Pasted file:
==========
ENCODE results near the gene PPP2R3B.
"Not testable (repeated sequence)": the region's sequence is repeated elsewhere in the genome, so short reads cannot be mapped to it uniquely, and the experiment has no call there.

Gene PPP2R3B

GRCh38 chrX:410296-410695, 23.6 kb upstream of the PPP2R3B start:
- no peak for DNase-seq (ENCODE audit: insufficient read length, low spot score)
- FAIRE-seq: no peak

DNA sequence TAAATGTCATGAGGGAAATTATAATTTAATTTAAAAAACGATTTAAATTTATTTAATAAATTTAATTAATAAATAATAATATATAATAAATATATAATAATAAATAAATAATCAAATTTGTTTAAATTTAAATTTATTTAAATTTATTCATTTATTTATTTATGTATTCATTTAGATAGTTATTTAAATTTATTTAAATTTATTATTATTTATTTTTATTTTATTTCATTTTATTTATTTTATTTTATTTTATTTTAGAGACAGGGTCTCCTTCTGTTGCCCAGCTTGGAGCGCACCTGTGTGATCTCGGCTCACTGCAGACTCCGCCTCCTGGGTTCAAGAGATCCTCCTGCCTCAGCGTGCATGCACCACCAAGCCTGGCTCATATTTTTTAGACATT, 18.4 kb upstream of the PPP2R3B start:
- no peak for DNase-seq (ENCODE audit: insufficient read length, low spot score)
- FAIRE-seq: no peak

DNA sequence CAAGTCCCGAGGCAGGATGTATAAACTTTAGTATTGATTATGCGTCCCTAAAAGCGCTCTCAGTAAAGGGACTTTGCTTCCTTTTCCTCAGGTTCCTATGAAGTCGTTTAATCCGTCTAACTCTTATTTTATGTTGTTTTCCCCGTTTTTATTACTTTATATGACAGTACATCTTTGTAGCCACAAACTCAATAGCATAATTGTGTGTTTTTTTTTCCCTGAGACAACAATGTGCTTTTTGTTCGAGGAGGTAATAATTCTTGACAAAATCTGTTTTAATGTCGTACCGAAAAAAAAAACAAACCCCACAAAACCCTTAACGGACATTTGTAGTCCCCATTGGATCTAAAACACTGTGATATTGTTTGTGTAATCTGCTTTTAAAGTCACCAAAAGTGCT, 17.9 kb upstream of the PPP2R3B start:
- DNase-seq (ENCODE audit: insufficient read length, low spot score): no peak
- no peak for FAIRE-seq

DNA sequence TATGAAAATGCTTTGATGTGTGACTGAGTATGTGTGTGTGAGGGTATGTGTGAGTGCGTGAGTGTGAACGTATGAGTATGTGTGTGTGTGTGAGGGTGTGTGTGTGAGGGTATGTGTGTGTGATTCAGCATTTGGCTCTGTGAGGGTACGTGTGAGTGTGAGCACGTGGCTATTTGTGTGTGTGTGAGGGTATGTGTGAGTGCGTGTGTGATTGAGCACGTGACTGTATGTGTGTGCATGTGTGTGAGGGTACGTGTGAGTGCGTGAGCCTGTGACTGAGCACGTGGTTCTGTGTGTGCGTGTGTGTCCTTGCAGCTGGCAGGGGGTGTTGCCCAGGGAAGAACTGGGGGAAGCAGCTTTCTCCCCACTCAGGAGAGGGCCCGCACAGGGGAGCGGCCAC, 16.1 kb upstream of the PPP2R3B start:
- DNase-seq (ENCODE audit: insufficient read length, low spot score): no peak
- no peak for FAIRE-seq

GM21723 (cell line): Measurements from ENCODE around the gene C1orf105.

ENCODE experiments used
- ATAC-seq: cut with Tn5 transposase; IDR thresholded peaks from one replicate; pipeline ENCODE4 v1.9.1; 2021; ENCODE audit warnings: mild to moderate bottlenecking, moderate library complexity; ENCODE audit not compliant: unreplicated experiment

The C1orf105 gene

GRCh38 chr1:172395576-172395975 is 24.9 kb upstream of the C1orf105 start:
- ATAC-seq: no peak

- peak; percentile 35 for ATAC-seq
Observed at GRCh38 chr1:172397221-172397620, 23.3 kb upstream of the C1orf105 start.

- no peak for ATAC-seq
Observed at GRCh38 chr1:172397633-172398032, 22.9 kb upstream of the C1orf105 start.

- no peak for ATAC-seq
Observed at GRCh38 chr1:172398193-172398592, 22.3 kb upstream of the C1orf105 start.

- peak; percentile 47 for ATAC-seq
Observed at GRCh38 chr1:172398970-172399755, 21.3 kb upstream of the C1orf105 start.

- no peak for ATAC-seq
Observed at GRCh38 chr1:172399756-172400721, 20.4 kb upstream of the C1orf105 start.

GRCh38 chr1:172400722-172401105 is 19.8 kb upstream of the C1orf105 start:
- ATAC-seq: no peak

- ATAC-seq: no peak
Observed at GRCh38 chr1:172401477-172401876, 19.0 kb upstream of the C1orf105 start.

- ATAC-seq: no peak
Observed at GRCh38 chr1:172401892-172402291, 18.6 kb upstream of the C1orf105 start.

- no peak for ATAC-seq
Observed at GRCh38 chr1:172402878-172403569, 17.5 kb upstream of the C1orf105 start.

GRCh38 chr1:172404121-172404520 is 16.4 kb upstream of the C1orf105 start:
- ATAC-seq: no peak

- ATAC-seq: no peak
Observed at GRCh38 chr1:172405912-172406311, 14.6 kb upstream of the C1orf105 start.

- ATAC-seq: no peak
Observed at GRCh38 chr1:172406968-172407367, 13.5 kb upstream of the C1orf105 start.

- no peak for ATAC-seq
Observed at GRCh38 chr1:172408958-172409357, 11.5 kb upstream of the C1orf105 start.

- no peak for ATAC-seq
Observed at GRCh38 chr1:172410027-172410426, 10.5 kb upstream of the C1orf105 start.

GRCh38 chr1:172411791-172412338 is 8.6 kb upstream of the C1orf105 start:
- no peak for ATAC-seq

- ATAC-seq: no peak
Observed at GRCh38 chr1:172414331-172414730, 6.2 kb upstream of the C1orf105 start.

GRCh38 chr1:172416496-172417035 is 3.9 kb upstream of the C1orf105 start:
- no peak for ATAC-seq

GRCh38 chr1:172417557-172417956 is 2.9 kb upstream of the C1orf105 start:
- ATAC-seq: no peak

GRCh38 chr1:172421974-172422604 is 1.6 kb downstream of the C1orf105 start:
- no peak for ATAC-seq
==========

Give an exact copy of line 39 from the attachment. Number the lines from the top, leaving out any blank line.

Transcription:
Observed at GRCh38 chr1:172402878-172403569, 17.5 kb upstream of the C1orf105 start.